“Hostage” incident highlights political tensions in Indonesian Papua
4 December 2017
A standoff between Indonesian security forces and a separatist group around two villages close to the giant US-run Freeport Grasberg gold and copper mine in the central highlands, points to deep tensions developing in Indonesian Papua.
The police and Indonesian military confronted the West Papua Liberation Army (TPN) from November 5 to 16 in the villages of Kimbely and Banti, threatening to trigger an armed clash. In the end, the TPN withdrew without a firefight. The security forces claimed the villagers were being held as hostages in order to hinder the mine’s operations.
With the incident over, 344 of the 1,300 villagers left with the military. The aim of the TPN, which is connected to the separatist Free Papua Movement (OPM), appears to have been to intimidate villagers who were not indigenous Melanesian Papuans.
Many of those who left were impoverished migrant workers from South Sulawesi. Yohanis Batto told the media they were not physically harmed by the TPN but were “traumatised.” He said they would move to the coastal town of Tamika, the logistical base of the Freeport operation.
Increased violence in the Papuan highlands has included the ambush and murder of four road construction workers in March and the killing of two police since August—all claimed by the TPN.
The tensions are linked to the drive by Indonesian President Joko Widodo’s administration to complete the long-delayed Trans Papua Highway before the 2019 national elections. The road is part of a massive infrastructure plan to open up the provinces of Papua and West Papua economically as Widodo seeks to make Indonesia a greater regional and global player.
Until recently, most internal migrants in the Papuan provinces, mainly from Java and South Sulawesi, settled in the Papuan capital Jayapura, or in towns along the coast and around Timika. The highlands remain largely Melanesian, but the new highway will change this.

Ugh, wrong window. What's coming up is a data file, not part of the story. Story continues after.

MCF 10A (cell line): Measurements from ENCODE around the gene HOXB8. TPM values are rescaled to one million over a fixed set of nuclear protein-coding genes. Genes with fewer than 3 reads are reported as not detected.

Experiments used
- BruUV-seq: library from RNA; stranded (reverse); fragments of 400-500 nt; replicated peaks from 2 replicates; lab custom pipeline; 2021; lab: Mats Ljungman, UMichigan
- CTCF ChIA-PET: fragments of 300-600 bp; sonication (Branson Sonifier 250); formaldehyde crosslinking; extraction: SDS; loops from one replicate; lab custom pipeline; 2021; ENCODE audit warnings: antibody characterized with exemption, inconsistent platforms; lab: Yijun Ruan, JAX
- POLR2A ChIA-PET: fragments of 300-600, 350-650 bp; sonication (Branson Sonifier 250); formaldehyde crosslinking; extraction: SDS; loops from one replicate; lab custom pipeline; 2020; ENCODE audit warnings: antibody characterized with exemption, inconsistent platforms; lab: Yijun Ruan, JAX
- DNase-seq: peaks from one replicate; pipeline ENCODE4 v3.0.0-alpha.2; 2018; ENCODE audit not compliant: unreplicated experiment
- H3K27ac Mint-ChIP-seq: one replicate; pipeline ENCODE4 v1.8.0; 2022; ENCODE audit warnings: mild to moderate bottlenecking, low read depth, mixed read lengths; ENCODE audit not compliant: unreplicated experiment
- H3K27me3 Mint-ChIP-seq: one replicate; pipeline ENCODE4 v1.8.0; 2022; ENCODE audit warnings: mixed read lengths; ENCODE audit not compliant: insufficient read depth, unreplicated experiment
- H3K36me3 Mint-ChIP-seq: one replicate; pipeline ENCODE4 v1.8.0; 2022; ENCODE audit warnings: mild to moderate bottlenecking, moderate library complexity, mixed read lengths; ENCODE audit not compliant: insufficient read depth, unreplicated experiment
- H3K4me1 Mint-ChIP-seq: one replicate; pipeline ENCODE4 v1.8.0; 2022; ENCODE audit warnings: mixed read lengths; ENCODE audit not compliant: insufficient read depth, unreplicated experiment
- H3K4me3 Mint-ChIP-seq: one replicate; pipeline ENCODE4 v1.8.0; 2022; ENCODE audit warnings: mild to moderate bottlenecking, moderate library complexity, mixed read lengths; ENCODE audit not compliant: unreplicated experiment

The 4,325-kilometre road snakes through mountainous country from Soring in the Bird’s Head region and across the central highlands along the Papua New Guinea border to Merauke on the southeastern coast. A 450-kilometre section will link Wamena, the political centre of the highlands, to the new highway.
In August, a group of Papuan leaders and the Papuan Peace Network warned Widodo of a social explosion if the highlands population were left as “spectators” to economic growth.
Sidney Jones of the Jakarta-based think tank, the Institute for Policy Analysis of Conflict (IPAC), warned that an influx of migrants would rally support behind the Wamena-based West Papua National Committee (KNPB).
Since its banning last year, support has grown for the KNPB and raised its profile in the separatist camp. It works in collaboration with the overseas-based United Liberation Movement for West Papua (ULMWP), which promotes Papuan self-determination in international bodies.
Widodo has visited the Papuan provinces five times since his 2014 election. He has made various promises, including that the economic development promoted by Jakarta would improve the lot of indigenous Papuans and poor immigrants alike.